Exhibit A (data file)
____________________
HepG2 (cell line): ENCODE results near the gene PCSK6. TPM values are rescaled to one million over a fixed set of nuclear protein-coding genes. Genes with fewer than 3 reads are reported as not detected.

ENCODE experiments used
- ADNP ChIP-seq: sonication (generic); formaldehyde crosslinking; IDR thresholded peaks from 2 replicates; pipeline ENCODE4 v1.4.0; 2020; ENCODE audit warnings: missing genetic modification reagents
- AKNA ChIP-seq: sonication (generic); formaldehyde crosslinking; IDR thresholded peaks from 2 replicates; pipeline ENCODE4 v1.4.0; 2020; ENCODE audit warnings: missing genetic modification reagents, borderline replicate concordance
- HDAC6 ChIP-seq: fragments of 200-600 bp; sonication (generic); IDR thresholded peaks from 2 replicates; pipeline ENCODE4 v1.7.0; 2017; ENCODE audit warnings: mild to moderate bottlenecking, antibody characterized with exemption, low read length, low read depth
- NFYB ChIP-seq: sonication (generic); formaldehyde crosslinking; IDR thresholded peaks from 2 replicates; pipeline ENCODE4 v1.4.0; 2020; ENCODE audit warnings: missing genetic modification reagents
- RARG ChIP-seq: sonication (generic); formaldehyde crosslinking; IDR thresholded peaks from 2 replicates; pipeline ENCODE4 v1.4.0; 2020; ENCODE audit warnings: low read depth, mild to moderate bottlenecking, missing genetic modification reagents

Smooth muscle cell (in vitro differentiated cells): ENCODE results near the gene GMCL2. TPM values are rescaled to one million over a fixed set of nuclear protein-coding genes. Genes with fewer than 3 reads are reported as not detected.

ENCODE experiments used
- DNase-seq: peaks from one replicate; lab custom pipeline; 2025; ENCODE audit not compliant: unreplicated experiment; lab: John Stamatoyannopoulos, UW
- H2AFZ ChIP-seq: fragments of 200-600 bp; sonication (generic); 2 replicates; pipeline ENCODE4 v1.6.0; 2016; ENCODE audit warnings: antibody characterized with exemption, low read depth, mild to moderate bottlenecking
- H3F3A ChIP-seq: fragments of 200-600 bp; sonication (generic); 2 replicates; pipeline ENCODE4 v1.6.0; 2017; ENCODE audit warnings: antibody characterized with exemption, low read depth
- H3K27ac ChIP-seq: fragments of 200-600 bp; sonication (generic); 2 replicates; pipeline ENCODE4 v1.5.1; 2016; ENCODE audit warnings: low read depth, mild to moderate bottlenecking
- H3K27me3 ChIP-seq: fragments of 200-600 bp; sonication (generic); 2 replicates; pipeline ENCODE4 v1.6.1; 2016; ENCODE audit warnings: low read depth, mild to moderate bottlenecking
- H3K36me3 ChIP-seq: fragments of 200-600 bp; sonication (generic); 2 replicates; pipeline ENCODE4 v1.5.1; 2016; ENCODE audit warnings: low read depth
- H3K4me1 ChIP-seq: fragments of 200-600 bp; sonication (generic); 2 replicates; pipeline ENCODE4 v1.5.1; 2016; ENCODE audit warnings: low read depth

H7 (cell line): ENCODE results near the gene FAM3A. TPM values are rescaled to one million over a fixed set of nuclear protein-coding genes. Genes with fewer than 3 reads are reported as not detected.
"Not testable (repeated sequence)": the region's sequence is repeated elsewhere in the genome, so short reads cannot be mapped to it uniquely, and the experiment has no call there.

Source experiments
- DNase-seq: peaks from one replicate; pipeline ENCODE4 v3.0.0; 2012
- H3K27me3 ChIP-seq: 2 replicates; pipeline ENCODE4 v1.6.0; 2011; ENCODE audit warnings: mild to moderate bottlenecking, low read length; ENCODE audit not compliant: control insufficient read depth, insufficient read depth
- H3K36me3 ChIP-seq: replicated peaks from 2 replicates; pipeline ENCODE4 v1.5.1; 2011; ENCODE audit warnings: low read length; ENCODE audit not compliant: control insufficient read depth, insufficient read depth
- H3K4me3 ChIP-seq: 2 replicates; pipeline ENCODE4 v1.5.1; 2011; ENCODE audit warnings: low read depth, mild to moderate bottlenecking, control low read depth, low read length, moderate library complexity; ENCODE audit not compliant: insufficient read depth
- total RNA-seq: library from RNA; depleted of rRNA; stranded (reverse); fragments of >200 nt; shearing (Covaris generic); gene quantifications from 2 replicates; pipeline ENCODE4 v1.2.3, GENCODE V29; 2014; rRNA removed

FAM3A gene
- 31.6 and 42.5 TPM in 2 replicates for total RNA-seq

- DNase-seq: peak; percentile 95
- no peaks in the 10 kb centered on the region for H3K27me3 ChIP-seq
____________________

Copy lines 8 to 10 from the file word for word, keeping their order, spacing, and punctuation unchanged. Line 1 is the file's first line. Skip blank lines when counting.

Smooth muscle cell (in vitro differentiated cells): ENCODE results near the gene GMCL2. TPM values are rescaled to one million over a fixed set of nuclear protein-coding genes. Genes with fewer than 3 reads are reported as not detected.

ENCODE experiments used
- DNase-seq: peaks from one replicate; lab custom pipeline; 2025; ENCODE audit not compliant: unreplicated experiment; lab: John Stamatoyannopoulos, UW